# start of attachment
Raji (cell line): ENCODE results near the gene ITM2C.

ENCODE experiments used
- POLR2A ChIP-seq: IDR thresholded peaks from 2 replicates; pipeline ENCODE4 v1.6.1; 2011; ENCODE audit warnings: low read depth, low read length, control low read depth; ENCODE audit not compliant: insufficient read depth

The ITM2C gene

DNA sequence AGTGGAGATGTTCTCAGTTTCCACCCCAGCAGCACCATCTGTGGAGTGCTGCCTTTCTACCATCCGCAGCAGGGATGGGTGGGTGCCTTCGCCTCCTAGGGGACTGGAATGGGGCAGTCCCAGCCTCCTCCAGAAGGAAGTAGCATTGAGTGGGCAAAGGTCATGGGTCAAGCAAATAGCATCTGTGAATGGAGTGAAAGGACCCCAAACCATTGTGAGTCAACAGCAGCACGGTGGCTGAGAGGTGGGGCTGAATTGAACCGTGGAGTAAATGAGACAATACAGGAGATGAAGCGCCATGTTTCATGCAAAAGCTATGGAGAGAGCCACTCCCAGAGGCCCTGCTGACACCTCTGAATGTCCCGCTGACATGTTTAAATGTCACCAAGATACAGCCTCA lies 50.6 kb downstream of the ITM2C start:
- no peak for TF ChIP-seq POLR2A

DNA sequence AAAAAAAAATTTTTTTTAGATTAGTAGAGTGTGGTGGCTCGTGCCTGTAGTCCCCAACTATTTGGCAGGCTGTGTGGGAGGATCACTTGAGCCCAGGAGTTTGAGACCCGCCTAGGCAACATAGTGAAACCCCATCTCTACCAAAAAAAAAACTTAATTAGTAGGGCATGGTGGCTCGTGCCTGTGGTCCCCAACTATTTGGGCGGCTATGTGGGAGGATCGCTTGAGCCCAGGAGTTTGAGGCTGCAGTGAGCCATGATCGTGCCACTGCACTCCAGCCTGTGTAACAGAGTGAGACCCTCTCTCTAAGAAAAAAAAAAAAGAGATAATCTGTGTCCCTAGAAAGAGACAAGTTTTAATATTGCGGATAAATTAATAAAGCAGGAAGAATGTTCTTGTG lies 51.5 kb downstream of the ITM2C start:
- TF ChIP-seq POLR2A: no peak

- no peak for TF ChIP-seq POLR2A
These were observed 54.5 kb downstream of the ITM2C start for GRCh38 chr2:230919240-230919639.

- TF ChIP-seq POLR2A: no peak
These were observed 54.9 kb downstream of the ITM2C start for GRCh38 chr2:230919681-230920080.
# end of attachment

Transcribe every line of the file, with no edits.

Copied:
Raji (cell line): ENCODE results near the gene ITM2C.

ENCODE experiments used
- POLR2A ChIP-seq: IDR thresholded peaks from 2 replicates; pipeline ENCODE4 v1.6.1; 2011; ENCODE audit warnings: low read depth, low read length, control low read depth; ENCODE audit not compliant: insufficient read depth

The ITM2C gene

DNA sequence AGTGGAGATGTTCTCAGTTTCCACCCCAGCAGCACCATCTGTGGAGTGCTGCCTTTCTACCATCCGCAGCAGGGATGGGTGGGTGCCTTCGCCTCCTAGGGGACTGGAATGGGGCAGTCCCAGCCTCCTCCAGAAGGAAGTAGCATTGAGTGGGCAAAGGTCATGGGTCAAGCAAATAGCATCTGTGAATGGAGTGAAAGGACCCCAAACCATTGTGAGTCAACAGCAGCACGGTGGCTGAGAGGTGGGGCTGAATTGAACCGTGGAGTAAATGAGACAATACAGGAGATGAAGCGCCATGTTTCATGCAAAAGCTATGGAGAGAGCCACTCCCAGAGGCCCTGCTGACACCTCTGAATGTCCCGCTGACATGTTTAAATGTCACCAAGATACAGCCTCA lies 50.6 kb downstream of the ITM2C start:
- no peak for TF ChIP-seq POLR2A

DNA sequence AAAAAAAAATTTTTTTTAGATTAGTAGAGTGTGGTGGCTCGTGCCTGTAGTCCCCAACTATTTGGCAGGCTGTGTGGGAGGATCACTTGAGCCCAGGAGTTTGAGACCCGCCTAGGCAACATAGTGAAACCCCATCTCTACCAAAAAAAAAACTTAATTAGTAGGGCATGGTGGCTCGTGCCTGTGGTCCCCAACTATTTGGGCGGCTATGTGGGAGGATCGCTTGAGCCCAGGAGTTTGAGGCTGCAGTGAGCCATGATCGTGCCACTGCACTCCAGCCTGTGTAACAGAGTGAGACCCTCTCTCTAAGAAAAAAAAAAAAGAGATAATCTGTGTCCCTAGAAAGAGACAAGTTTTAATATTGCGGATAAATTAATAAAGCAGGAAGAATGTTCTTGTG lies 51.5 kb downstream of the ITM2C start:
- TF ChIP-seq POLR2A: no peak

- no peak for TF ChIP-seq POLR2A
These were observed 54.5 kb downstream of the ITM2C start for GRCh38 chr2:230919240-230919639.

- TF ChIP-seq POLR2A: no peak
These were observed 54.9 kb downstream of the ITM2C start for GRCh38 chr2:230919681-230920080.